They Just Don't Get It
The following is an excerpt from commentary that originally appeared at Treasure Chests for the benefit of subscribers on Wednesday, December 10th, 2008.
Most financial commentators, even the well-known and respected ones, just don't get it. They don't understand what's happening in macro-conditions because they fail to accept the understanding that sentiment, as measured by speculator betting practices in the various options markets populating the landscape, is the single most important driver of prices in our mature fiat currency based financial markets. What this means is no matter how much money and bailouts our bureaucracy sponsors, until the collect mind changes, as measured by rising open interest put / call ratios on the major US indexes, meaning the speculators are becoming more pessimistic, in general, prices will keep falling. Of course this can change, and corrections (higher at present) will occur, however if you are waiting for unbridled monetary and fiscal largesse to result in hyperinflation with declining numbers of bearish equity market speculators to squeeze, you are likely in for a disappointment.
Does this mean that deflationists like Mike Shedlock are right, and that we are in a formal state of deflation at the moment? No, as a matter of fact, it does not. As outlined in our opening statement it simply means that en mass equity speculators don't see a percentage in getting short the various markets at current levels because they see prices moving higher, no matter how much they fall. It in no way means money supply is contracting, which is the formal definition of deflation, and the only one that would matter if equity bulls were to turn bearish. (i.e. falling prices do not constitute deflation.) Easily the best example of this at the moment is found in crude oil (and commodities), considering the stock market appears to have turned higher in earnest now. Are we in a state of deflation because crude oil prices are falling?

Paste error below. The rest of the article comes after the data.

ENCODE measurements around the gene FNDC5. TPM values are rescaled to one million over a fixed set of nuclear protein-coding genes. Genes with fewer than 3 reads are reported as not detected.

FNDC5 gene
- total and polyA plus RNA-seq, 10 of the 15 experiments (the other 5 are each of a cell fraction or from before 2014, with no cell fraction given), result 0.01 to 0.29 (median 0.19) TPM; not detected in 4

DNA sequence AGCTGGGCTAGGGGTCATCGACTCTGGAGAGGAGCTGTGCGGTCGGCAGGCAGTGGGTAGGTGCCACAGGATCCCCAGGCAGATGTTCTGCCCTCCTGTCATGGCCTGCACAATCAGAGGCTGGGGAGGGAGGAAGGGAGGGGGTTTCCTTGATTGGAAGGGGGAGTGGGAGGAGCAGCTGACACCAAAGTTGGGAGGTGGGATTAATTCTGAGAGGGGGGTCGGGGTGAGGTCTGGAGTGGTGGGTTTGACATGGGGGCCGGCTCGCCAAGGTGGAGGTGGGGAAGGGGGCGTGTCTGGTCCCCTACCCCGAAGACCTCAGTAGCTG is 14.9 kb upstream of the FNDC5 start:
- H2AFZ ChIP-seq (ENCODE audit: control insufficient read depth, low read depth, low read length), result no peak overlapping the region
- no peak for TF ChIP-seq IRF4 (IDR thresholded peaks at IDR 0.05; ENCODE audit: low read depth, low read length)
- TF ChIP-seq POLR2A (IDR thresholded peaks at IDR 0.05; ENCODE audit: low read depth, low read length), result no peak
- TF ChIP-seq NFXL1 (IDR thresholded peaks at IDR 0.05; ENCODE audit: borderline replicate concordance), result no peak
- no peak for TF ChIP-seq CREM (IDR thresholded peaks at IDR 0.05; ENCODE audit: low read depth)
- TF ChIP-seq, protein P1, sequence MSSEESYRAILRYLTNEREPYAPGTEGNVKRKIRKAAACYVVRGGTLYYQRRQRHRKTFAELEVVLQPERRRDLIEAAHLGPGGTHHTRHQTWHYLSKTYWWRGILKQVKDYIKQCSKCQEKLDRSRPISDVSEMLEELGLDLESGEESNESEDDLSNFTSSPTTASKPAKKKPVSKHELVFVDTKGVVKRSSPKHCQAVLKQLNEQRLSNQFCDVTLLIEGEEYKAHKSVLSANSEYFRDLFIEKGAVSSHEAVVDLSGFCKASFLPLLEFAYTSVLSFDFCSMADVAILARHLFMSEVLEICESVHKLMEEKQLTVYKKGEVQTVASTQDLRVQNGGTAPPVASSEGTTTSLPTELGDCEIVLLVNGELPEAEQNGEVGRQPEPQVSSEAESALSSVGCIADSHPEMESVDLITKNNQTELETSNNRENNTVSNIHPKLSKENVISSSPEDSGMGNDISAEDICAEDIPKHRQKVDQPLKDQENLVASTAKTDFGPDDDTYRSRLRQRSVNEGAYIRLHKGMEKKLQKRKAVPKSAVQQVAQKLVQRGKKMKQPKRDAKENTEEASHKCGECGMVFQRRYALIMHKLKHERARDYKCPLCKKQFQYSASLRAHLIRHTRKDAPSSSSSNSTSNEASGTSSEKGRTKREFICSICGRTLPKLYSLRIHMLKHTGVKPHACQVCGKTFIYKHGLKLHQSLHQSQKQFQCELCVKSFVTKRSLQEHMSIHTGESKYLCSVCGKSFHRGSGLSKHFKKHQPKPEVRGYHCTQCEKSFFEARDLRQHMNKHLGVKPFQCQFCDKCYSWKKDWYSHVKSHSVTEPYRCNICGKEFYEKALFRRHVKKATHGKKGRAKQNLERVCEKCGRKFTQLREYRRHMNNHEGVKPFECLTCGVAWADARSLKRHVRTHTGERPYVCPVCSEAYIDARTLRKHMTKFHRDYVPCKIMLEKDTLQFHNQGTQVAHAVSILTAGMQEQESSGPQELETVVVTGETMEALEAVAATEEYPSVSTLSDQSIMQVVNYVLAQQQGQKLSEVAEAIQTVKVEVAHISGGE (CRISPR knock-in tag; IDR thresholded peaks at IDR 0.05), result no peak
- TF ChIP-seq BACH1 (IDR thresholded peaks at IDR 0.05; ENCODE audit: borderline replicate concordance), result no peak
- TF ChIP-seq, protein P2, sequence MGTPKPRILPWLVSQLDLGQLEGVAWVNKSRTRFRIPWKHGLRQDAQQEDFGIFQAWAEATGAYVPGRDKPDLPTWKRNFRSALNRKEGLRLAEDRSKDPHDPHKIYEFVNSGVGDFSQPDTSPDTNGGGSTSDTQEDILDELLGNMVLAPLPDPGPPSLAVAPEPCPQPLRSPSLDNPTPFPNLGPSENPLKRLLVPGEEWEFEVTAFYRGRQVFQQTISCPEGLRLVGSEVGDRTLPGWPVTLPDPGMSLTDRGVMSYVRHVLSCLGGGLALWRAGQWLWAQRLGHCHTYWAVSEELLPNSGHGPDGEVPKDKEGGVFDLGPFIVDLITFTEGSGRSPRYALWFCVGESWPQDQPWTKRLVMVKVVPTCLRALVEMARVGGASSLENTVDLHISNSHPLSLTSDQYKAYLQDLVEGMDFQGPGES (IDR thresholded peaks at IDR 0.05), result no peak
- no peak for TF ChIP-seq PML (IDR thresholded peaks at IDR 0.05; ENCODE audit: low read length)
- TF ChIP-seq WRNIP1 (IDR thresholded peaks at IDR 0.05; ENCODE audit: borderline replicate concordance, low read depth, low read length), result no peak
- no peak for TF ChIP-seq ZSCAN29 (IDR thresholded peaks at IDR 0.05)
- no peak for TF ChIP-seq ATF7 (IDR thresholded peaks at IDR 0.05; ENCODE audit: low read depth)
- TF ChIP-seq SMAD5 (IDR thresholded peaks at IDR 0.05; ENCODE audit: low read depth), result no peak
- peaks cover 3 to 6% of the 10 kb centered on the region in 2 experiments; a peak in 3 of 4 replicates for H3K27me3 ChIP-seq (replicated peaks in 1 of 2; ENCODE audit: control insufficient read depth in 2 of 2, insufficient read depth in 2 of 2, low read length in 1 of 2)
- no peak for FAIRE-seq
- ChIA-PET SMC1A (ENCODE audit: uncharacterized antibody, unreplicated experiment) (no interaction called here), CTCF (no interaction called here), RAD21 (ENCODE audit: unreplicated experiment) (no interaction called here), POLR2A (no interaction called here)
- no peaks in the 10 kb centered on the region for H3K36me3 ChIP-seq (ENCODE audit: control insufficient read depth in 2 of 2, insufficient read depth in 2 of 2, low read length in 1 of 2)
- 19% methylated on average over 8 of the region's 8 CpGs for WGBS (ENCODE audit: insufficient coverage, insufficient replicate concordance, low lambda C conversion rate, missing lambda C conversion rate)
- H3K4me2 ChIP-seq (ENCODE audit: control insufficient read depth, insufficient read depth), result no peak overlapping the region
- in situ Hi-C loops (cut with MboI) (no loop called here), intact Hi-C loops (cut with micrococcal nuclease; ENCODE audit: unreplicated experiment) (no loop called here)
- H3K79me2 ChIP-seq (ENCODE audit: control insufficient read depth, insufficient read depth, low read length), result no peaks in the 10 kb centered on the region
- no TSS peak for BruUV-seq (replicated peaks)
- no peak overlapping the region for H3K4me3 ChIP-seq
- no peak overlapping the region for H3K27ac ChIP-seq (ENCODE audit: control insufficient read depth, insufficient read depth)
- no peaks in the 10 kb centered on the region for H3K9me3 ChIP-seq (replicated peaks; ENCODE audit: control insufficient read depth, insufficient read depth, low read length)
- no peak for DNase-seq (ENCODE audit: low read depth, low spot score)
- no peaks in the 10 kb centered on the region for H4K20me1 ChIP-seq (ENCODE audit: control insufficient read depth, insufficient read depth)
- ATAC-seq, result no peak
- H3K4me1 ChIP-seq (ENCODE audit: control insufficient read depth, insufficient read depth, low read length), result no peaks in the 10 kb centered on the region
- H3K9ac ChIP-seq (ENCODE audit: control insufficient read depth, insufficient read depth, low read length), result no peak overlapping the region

Here, it's important to note stocks have turned higher due to selling exhaustion and seasonal influences, not because speculators have turned predominantly bearish, as measured in still low open interest put / call ratios (see attached above) on the major US indexes. What this means is if speculative betting practices in these markets do not fundamentally change as the bounce in stocks matures into next year, any strength witnessed between now and then will be exactly that, a bounce, destined to fail once negative cyclical / seasonal influences are in a position to exert themselves once again. You will remember from our previous studies on this subject matter, history suggests this likely bounce could last into April of next year at which time the secular bear market will reassert itself.
In getting back to our crude example now, where prices have not turned higher due to selling exhaustion just yet, making a discussion on this subject matter here more pertinent, again, as mentioned above, it's important to realize why oil prices remain subdued so that correspondingly, we will know what to look for on the way up as well. This is very important moving forward because even though commodity prices have crashed with the larger equity complex in 2008, this does not mean the prices of these commodities can't run all the way back up to the highs (and beyond) under the right conditions. Is such an outcome possible if the stock market is to turn lower on a secular basis again next year, implying the credit cycle is still contracting long-term?
You bet it's possible under the right conditions, which is a lesson in history. First and foremost, and the reason I spent so much time explaining it above, one must realize we are not in a state of deflation, which I admit is challenging with all the confusing talk out there. Naturally then, if this true, we must necessarily be in a state of inflation to some degree, with currency hyperinflation the most excited condition therein. We are of course not there right now, however it's possible we are could be at some point if the Fed decides to devalue the dollar ($). And here's the kicker in terms of why commodity prices could run right back to the highs, with crude oil the exemplar due to it's importance to us, pictured below. If a $ devaluation were to occur concurrent to speculators becoming convinced such an outcome is not possible, which is not a stretch considering the drubbing commodity prices have just undergone, then the fuel for a short squeeze would be in place (put / call ratios on the energies would rise), and the 'wall of worry' would do the rest. (See Figure 1)